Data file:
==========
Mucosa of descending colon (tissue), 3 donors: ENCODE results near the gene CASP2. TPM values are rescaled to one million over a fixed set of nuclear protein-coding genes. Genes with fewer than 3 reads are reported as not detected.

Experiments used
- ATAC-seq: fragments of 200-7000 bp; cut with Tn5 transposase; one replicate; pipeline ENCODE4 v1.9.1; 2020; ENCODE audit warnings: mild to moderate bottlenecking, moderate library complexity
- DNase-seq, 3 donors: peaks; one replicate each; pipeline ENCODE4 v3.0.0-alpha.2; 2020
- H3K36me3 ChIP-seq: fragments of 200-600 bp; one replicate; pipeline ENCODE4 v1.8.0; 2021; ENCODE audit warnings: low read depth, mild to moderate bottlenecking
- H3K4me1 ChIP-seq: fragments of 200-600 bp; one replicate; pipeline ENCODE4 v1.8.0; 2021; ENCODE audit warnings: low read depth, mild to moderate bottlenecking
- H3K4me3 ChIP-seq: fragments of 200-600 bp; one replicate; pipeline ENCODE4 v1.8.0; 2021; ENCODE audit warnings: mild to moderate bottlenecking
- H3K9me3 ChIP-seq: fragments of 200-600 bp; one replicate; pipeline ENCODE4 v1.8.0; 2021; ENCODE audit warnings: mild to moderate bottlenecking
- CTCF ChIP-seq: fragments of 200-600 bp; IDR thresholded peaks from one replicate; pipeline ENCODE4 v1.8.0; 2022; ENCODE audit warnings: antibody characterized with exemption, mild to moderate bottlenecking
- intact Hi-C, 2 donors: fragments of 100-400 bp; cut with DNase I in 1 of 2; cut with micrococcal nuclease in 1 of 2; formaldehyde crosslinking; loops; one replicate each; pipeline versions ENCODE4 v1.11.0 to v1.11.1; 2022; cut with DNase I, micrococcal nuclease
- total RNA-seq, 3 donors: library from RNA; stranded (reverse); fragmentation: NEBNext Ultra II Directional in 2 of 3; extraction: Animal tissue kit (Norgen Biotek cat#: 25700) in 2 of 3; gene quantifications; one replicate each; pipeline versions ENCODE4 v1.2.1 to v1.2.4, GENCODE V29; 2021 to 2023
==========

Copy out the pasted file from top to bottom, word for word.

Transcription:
Mucosa of descending colon (tissue), 3 donors: ENCODE results near the gene CASP2. TPM values are rescaled to one million over a fixed set of nuclear protein-coding genes. Genes with fewer than 3 reads are reported as not detected.

Experiments used
- ATAC-seq: fragments of 200-7000 bp; cut with Tn5 transposase; one replicate; pipeline ENCODE4 v1.9.1; 2020; ENCODE audit warnings: mild to moderate bottlenecking, moderate library complexity
- DNase-seq, 3 donors: peaks; one replicate each; pipeline ENCODE4 v3.0.0-alpha.2; 2020
- H3K36me3 ChIP-seq: fragments of 200-600 bp; one replicate; pipeline ENCODE4 v1.8.0; 2021; ENCODE audit warnings: low read depth, mild to moderate bottlenecking
- H3K4me1 ChIP-seq: fragments of 200-600 bp; one replicate; pipeline ENCODE4 v1.8.0; 2021; ENCODE audit warnings: low read depth, mild to moderate bottlenecking
- H3K4me3 ChIP-seq: fragments of 200-600 bp; one replicate; pipeline ENCODE4 v1.8.0; 2021; ENCODE audit warnings: mild to moderate bottlenecking
- H3K9me3 ChIP-seq: fragments of 200-600 bp; one replicate; pipeline ENCODE4 v1.8.0; 2021; ENCODE audit warnings: mild to moderate bottlenecking
- CTCF ChIP-seq: fragments of 200-600 bp; IDR thresholded peaks from one replicate; pipeline ENCODE4 v1.8.0; 2022; ENCODE audit warnings: antibody characterized with exemption, mild to moderate bottlenecking
- intact Hi-C, 2 donors: fragments of 100-400 bp; cut with DNase I in 1 of 2; cut with micrococcal nuclease in 1 of 2; formaldehyde crosslinking; loops; one replicate each; pipeline versions ENCODE4 v1.11.0 to v1.11.1; 2022; cut with DNase I, micrococcal nuclease
- total RNA-seq, 3 donors: library from RNA; stranded (reverse); fragmentation: NEBNext Ultra II Directional in 2 of 3; extraction: Animal tissue kit (Norgen Biotek cat#: 25700) in 2 of 3; gene quantifications; one replicate each; pipeline versions ENCODE4 v1.2.1 to v1.2.4, GENCODE V29; 2021 to 2023